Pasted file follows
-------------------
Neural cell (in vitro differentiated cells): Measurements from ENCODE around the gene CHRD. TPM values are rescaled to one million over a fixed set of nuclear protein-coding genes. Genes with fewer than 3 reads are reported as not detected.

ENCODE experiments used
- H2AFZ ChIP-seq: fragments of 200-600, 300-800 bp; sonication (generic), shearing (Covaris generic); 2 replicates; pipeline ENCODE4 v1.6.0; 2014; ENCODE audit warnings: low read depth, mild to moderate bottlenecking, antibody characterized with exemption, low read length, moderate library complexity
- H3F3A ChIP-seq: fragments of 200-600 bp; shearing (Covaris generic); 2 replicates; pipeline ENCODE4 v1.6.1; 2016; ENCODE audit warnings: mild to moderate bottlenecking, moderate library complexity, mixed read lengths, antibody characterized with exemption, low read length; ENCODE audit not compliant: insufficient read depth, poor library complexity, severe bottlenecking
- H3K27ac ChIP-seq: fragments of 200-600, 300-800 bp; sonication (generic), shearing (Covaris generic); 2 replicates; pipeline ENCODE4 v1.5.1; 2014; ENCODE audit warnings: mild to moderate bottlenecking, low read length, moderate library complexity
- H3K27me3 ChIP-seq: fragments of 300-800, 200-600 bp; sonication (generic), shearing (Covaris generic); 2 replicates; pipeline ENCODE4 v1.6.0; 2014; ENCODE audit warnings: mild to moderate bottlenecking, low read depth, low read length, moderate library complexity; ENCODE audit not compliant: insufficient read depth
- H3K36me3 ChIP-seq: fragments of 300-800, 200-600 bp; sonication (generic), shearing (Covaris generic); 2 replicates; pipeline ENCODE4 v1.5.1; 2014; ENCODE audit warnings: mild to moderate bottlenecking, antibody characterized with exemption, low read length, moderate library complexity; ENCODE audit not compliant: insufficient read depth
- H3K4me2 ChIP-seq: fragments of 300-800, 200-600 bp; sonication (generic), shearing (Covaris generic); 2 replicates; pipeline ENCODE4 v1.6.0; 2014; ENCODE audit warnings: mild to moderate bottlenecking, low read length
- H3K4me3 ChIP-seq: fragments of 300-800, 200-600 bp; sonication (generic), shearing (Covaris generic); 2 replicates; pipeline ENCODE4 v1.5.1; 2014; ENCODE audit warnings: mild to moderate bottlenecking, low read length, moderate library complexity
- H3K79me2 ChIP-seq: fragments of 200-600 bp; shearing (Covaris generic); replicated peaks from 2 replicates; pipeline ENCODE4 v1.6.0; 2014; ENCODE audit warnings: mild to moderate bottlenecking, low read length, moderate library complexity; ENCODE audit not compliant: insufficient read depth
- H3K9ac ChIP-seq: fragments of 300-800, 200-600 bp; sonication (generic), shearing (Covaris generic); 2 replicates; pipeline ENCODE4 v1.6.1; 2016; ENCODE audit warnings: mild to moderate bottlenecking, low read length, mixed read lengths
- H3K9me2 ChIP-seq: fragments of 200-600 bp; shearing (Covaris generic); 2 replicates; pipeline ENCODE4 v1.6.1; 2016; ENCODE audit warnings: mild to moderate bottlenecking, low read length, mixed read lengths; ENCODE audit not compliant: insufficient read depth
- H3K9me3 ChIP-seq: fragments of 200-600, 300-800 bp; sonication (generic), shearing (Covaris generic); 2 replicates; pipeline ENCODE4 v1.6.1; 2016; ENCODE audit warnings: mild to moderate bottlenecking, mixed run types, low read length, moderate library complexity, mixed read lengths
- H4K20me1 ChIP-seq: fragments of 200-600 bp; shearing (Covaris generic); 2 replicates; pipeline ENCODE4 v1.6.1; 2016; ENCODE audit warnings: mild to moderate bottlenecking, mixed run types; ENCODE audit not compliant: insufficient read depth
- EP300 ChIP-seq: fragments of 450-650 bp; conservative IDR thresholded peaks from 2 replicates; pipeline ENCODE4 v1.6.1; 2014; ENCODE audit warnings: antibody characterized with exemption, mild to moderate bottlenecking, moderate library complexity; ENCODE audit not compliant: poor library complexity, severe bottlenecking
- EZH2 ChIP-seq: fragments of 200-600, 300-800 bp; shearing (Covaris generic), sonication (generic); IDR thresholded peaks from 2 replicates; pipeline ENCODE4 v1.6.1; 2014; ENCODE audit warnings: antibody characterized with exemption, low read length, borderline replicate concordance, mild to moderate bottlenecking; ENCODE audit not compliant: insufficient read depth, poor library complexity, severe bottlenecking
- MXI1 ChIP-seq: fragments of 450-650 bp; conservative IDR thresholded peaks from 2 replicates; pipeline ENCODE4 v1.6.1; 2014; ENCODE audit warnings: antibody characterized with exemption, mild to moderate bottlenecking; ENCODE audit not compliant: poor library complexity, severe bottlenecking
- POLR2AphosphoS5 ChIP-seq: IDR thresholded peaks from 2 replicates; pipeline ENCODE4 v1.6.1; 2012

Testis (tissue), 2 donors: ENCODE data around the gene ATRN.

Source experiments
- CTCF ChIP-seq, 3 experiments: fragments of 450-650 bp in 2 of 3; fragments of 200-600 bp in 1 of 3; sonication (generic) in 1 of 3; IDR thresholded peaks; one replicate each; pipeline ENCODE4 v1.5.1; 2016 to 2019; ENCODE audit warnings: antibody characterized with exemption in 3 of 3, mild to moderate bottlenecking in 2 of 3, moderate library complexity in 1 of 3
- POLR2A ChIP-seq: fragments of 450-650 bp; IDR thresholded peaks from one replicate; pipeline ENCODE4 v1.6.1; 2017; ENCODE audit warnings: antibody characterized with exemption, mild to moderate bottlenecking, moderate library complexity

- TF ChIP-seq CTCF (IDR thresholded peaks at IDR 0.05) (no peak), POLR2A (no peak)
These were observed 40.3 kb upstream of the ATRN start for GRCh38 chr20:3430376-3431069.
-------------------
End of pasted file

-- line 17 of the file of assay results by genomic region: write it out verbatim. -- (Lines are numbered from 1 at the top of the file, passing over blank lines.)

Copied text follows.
- MXI1 ChIP-seq: fragments of 450-650 bp; conservative IDR thresholded peaks from 2 replicates; pipeline ENCODE4 v1.6.1; 2014; ENCODE audit warnings: antibody characterized with exemption, mild to moderate bottlenecking; ENCODE audit not compliant: poor library complexity, severe bottlenecking